4. Multiple procedure pricing: MCOs shall follow the following criteria for use of Modifier -51 multiple procedure pricing shall be based on the determination of the primary, secondary, third, fourth and fifth procedures. The primary procedure is the one that has the highest relative value unit or highest paid amount per unit, not the procedure with the highest billed amount. The primary procedure will be priced at 100 percent of the allowed amount. The second, third, fourth and fifth procedures will be priced at 50 percent of the allowed amount. The sixth procedure and beyond will be priced at 25% of the fee. Reimbursement will not automatically be made for more than five procedures. Any exception shall be determined to be reimbursable by the MCO. Modifier –51 may be applied to all CPT codes except E/M codes and those listed in CPT Appendix D (Add On Codes) & E (Exempt from Modifier –51 codes). Add on and exempt from modifier -51 codes shall be priced at 100 percent, in addition to the primary procedure; however, are counted in the number of procedures reimbursed.


5. Units of Service The MCO shall review whether units of service billed are appropriate for the allowed conditions and meet the Miller Criteria. The Centers for Medicare and Medicaid Services’ (CMS) Medically Unlikely Edits, which pertain to procedures, DME, etc., and Maximum Allowable Units for medication dosage guidelines are used as for determining standard units billed for a given service.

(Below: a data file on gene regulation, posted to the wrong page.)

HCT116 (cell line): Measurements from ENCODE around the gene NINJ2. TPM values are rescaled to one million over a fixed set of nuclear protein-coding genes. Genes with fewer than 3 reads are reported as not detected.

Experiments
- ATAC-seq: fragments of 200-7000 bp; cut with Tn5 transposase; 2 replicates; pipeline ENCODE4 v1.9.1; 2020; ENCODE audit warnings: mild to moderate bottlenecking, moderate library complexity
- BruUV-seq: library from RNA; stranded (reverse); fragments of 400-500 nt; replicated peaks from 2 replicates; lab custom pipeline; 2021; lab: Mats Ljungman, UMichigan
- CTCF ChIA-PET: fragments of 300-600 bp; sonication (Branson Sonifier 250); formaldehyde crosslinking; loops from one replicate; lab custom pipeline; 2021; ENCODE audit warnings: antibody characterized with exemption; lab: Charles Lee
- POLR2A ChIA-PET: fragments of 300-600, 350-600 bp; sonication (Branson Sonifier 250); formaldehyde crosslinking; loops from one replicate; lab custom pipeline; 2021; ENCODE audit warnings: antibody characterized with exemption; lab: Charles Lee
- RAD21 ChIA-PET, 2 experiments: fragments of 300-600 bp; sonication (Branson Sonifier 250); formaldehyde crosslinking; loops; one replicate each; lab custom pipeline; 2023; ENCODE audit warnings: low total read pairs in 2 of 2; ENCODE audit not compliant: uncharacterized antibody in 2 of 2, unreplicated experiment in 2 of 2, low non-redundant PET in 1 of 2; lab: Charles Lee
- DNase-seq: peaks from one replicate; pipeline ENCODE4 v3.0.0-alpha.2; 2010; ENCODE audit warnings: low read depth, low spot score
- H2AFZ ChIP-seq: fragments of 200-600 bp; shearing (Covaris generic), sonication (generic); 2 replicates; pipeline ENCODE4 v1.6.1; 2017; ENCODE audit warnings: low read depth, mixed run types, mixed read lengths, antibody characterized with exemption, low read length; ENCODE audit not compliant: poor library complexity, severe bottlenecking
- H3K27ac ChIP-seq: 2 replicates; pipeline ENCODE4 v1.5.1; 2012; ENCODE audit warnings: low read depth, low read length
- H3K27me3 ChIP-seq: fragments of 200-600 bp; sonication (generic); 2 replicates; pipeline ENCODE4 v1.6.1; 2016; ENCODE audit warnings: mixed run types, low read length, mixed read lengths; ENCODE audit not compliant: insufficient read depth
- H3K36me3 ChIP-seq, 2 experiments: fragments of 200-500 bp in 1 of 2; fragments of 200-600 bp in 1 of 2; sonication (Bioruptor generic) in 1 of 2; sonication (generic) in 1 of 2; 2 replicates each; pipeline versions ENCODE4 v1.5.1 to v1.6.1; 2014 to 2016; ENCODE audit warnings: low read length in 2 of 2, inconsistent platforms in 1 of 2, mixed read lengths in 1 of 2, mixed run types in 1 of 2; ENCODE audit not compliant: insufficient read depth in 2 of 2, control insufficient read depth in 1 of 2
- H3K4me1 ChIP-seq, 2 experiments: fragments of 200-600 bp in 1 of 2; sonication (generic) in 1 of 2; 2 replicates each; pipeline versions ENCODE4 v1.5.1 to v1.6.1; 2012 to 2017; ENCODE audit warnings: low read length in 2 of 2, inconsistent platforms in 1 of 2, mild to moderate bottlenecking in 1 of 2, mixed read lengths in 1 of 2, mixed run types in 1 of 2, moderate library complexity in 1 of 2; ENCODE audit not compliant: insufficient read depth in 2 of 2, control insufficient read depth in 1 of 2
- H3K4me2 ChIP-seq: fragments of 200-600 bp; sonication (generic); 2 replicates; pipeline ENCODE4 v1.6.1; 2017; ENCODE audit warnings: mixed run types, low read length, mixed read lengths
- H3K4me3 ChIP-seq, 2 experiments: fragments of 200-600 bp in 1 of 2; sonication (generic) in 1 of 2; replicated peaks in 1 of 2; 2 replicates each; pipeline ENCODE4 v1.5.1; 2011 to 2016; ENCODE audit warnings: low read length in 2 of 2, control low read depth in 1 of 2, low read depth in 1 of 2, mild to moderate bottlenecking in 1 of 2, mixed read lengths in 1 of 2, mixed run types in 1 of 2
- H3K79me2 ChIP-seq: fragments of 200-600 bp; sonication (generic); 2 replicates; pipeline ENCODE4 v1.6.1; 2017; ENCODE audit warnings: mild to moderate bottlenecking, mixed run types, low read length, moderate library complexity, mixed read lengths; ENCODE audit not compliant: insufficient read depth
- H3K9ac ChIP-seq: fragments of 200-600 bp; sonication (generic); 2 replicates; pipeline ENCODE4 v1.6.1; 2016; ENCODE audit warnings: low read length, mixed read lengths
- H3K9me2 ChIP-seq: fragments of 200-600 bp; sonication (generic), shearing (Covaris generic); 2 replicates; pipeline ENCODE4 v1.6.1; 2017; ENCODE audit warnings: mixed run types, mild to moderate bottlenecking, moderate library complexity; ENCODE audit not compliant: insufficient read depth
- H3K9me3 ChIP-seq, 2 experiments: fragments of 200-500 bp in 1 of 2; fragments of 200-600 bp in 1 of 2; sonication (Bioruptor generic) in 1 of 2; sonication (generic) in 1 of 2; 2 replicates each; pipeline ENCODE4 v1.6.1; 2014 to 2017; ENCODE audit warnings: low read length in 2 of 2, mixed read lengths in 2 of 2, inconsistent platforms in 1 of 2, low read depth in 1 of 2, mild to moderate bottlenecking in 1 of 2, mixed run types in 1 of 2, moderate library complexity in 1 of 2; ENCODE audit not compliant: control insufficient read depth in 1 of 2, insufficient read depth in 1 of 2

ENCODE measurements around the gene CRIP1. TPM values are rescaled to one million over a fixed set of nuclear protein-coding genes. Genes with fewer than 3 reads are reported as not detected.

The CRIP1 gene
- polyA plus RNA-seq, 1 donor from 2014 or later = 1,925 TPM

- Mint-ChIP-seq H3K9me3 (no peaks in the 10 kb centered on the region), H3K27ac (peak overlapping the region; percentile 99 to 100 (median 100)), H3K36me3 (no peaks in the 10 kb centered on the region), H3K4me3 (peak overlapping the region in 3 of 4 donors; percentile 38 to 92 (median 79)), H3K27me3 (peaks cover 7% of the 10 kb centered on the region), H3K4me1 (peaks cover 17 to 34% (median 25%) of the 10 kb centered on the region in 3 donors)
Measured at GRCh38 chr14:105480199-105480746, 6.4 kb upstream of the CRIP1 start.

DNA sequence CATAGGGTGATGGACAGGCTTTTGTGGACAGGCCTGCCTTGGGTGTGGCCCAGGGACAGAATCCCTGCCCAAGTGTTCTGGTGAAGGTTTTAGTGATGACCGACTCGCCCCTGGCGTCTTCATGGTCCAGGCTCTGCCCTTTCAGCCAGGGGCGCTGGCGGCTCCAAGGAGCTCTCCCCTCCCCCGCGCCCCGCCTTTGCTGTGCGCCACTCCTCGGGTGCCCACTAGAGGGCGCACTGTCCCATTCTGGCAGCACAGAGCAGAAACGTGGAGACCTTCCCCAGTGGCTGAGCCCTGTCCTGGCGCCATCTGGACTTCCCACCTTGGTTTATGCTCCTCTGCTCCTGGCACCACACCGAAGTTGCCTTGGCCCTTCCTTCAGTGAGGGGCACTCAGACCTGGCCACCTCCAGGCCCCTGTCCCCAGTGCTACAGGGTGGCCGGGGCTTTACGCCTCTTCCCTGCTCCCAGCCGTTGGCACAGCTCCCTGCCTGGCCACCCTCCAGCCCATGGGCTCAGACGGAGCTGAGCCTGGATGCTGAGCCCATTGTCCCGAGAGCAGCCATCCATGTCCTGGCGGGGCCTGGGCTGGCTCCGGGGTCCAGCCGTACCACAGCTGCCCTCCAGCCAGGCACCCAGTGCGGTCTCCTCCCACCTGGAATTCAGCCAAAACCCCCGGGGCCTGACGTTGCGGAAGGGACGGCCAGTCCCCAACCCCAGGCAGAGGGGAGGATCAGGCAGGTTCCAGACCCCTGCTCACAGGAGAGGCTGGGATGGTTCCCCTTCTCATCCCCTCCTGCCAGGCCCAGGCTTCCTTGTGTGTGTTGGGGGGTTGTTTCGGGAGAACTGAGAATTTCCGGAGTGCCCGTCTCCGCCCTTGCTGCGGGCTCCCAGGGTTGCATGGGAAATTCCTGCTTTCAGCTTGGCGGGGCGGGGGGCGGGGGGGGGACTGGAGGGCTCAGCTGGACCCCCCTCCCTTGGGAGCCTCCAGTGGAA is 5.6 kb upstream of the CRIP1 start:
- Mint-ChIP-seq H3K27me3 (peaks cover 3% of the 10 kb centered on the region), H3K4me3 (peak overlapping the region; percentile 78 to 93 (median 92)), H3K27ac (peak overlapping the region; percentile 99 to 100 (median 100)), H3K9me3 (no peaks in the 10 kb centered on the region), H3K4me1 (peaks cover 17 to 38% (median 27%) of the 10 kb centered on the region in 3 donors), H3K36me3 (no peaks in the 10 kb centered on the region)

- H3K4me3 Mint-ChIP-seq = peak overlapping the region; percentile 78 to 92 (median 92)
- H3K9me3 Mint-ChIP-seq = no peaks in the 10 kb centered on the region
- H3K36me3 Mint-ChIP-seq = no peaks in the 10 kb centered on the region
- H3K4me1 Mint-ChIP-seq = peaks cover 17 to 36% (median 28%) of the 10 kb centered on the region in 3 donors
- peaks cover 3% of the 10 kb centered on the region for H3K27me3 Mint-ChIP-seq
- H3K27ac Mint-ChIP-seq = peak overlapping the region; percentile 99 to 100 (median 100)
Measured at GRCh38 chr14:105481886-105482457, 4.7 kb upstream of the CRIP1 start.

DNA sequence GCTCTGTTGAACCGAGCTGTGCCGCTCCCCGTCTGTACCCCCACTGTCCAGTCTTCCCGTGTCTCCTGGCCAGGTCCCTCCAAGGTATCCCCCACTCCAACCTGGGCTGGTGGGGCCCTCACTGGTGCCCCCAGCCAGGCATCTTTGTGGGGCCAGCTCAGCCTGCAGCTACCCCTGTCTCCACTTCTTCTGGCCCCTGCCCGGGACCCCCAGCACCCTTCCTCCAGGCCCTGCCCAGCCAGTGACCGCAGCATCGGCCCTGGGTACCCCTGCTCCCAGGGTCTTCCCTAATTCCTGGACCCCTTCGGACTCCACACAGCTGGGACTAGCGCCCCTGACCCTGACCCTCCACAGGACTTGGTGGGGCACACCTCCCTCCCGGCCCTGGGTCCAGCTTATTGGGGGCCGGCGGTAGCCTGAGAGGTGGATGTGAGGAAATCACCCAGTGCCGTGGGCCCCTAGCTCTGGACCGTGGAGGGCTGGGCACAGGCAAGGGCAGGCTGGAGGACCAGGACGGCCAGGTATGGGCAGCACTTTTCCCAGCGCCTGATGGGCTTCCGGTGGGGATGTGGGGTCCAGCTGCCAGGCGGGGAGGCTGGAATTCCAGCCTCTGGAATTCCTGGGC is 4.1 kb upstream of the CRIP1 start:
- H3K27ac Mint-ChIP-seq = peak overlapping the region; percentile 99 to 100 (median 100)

6. Follow-up days - also called global period: The BWC shall be able to determine the period of time when medical services are considered to be part of the surgical procedure and are not reimbursed in addition to the surgical procedure. Example: The surgical procedure includes post-op care of 10 days for a minor procedure and 60 days for a major procedure. During that time period, office visits to the same provider or another provider rendering post operative care are considered as part of the original surgical fee.

7. Unbundling - also called fragmenting or down-coding: The MCO shall be able to determine that a provider has reported multiple codes when all services should be included in one code. The MCO shall be able to detect the unbundling, re-bundle using the appropriate code(s) and price at the re-bundled procedure fee. Example: Billing separately for services which are a necessary part of the surgical or other procedure